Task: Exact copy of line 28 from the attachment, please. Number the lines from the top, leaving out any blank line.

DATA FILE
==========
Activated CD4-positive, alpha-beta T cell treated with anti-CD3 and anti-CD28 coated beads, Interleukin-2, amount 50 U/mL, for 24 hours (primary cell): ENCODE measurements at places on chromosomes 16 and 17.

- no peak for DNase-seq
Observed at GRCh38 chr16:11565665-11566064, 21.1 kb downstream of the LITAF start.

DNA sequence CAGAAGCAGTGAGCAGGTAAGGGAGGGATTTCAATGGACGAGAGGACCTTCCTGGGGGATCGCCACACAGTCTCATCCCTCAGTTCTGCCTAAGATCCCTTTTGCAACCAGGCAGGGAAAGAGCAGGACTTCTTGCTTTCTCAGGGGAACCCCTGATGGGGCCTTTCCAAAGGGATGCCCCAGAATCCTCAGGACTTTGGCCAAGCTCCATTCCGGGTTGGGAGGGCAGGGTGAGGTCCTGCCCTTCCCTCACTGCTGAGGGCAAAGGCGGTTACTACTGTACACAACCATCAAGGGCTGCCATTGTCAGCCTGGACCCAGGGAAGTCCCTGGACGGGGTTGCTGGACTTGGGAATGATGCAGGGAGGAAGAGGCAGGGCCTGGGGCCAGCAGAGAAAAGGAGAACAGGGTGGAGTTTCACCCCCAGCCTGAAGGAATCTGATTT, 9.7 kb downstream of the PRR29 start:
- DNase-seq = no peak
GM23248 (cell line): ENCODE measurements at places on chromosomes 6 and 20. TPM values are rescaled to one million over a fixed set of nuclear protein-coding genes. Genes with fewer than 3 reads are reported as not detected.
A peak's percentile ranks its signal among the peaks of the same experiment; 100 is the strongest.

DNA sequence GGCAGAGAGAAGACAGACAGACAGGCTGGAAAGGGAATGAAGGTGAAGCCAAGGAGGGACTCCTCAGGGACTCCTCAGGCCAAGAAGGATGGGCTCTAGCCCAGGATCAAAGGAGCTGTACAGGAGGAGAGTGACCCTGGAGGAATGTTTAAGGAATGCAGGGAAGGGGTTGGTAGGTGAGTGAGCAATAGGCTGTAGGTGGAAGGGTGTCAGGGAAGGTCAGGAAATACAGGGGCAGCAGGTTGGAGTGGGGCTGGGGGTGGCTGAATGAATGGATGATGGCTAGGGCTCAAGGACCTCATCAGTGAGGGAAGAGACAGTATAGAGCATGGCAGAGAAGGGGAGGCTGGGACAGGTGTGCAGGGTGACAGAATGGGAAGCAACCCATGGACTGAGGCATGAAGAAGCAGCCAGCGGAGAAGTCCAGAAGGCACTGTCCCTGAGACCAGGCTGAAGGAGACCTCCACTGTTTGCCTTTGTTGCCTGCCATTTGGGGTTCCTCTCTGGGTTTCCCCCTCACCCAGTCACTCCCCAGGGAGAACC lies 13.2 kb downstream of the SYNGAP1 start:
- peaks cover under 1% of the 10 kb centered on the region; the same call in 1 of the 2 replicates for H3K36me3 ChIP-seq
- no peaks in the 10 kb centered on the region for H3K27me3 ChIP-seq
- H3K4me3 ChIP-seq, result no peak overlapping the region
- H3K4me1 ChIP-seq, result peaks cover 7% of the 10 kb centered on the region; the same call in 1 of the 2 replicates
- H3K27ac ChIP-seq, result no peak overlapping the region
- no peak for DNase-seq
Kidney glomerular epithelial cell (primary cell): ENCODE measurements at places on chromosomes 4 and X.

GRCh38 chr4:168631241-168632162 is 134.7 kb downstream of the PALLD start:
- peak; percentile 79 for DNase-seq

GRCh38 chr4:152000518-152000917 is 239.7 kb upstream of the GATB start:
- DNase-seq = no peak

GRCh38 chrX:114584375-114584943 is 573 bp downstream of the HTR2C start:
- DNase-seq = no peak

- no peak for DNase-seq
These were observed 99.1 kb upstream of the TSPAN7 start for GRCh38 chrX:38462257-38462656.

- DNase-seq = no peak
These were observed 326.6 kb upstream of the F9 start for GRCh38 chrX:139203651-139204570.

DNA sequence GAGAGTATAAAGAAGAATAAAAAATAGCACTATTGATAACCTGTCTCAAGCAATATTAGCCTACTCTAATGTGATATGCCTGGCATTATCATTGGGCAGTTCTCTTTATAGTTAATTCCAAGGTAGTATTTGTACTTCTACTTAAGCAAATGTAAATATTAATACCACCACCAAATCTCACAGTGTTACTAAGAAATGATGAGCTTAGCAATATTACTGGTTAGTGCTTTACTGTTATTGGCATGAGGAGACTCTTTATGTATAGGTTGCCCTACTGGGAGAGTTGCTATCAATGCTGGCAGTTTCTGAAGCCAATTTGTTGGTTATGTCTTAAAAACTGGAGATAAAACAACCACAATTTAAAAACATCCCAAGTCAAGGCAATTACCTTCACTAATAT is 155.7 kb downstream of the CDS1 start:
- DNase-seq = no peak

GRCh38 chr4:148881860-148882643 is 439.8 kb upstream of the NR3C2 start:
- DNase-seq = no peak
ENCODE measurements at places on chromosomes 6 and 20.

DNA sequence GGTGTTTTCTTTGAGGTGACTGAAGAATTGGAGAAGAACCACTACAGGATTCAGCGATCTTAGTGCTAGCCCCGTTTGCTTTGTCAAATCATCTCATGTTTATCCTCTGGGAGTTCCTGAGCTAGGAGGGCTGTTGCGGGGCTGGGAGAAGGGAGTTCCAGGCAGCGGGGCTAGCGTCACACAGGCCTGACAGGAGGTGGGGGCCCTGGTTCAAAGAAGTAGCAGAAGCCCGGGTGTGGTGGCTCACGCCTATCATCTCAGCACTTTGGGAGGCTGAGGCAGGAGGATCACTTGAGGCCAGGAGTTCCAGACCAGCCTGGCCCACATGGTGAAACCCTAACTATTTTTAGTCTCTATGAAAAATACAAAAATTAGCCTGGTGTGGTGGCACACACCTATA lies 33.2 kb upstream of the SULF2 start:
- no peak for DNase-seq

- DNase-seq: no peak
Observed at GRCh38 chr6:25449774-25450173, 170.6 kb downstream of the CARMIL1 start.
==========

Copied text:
GRCh38 chr4:148881860-148882643 is 439.8 kb upstream of the NR3C2 start: